People in the United States, Russia and Ukraine collected more than $4.1 million in illegal gains by trading on nonpublic filings obtained by hacking into a U.S. Securities and Exchange Commission database, federal regulators charged in a filing.
The SEC said in a filing Tuesday with the U.S. District Court in Newark, N.J., that several individuals and companies engaged in a scheme to trade on information in nonpublic corporate press releases from its Edgar database, including approximately 157 corporate-earnings announcements.
Some of the accused sent back part of their trading profits to Oleksandr Ieremenko, a Ukrainian hacker who along with others infiltrated Edgar between May 2016 and October 2016 to obtain thousands of "test filings," including some containing earnings results, the SEC said in its filing.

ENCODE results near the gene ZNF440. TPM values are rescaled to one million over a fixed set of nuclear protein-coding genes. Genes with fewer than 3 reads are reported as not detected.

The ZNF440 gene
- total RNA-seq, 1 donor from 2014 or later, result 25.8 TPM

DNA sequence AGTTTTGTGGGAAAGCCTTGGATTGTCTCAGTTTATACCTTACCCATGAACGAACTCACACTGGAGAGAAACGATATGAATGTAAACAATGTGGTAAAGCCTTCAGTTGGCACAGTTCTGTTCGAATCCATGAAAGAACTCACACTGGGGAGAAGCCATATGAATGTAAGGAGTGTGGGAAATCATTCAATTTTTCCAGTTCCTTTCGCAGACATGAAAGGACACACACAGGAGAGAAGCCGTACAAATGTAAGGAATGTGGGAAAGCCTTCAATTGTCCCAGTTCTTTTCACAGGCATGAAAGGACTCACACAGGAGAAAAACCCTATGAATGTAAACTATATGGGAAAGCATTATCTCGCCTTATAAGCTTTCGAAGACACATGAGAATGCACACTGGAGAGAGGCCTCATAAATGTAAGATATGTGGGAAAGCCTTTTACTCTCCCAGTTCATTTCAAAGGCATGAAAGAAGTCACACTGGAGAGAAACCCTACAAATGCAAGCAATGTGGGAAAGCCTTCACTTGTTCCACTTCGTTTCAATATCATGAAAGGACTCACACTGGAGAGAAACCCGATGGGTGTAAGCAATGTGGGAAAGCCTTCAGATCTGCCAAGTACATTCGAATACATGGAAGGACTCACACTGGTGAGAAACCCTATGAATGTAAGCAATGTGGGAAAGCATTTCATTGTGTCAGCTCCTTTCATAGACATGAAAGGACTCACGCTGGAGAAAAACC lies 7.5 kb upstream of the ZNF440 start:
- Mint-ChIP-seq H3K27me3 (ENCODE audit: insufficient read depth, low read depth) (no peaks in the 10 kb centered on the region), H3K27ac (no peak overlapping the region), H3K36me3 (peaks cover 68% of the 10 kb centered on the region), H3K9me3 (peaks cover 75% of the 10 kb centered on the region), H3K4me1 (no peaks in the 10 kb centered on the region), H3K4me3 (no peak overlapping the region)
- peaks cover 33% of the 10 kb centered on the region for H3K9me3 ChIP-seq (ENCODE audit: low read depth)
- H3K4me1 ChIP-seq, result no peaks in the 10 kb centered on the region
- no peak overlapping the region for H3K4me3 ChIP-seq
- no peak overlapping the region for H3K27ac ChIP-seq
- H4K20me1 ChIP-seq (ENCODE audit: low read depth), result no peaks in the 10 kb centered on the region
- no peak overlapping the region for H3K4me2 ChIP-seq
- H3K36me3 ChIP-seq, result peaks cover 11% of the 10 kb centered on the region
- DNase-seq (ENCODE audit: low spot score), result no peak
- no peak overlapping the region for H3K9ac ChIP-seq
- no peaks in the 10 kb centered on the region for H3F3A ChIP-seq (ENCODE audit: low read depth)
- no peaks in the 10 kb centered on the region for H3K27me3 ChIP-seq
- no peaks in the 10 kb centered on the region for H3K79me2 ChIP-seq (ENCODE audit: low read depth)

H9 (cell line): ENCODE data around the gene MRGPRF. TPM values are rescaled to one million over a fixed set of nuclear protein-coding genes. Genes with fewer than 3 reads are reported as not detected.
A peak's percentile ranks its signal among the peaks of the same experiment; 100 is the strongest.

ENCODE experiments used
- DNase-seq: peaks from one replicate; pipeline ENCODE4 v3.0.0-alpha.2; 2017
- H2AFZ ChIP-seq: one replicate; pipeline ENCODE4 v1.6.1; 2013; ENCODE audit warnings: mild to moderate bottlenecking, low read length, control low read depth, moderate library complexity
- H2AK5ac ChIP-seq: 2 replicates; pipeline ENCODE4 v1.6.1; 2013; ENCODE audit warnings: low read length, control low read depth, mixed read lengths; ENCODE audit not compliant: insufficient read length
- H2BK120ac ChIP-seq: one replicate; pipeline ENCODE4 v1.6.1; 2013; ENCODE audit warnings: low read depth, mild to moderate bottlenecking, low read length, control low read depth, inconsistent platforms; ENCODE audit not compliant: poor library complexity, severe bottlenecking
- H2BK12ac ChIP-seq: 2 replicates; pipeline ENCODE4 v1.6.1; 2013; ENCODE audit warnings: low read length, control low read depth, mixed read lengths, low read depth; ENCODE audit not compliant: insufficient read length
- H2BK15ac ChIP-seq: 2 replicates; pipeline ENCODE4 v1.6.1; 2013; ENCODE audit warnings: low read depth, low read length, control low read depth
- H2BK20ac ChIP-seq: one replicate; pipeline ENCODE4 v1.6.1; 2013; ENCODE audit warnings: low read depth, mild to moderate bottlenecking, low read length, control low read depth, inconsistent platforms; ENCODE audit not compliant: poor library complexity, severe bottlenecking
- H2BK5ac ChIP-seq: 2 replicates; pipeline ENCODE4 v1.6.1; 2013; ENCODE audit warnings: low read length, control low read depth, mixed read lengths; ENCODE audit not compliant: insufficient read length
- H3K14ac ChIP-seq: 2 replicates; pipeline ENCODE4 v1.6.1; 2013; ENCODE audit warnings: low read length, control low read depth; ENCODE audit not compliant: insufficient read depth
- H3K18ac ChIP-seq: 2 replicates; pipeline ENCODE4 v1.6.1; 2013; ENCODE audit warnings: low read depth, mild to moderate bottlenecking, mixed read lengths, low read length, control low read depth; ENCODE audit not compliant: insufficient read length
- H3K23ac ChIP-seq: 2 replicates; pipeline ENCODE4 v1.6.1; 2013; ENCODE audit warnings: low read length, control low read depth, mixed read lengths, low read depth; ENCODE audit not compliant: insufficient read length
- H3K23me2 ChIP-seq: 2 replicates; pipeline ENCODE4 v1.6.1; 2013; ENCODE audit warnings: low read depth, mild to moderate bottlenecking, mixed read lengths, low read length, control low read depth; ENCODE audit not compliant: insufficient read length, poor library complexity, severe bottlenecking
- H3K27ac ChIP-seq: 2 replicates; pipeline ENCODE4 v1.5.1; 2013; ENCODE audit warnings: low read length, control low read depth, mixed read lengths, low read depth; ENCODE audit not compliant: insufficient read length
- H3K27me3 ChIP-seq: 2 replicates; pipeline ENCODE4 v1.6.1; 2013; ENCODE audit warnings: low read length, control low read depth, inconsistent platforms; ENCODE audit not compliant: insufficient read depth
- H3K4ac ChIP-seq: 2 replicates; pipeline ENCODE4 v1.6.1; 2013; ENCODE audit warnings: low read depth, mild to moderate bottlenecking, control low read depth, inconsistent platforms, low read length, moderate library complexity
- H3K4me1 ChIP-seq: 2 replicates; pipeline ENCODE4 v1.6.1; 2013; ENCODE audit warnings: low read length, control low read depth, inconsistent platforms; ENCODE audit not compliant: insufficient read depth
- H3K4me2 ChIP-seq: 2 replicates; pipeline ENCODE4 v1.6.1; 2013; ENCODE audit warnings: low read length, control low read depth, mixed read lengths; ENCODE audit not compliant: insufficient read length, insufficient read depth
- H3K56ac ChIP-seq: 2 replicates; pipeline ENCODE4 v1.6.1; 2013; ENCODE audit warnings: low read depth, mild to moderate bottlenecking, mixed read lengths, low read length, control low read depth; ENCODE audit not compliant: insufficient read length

"International computer hacking schemes like the one we charged today pose an ever-present risk to organizations that possess valuable information," said Enforcement Division Co-Director Stephanie Avakian, in a press release. "Today's action shows the SEC's commitment and ability to unravel these schemes and identify the perpetrators even when they operate from outside our borders."
Ieremenko was charged in 2015 in a similar scheme involving hacking into databases of corporate-press-release distributors.
The SEC's complaint alleges that the following traders received and traded on the basis of the hacked EDGAR information:
• Sungjin Cho, Los Angeles, California
• David Kwon, Los Angeles, California
• Igor Sabodakha, Ukraine
• Victoria Vorochek, Ukraine
• Ivan Olefir, Ukraine
• Andrey Sarafanov, Russia
• Capyield Systems, Ltd. (owned by Olefir)
• Spirit Trade Ltd.
In a parallel action, the U.S. Attorney's Office for the District of New Jersey today announced related criminal charges.
The SEC's press office didn't immediately return a call requesting comment and a referral to the defendants' attorneys.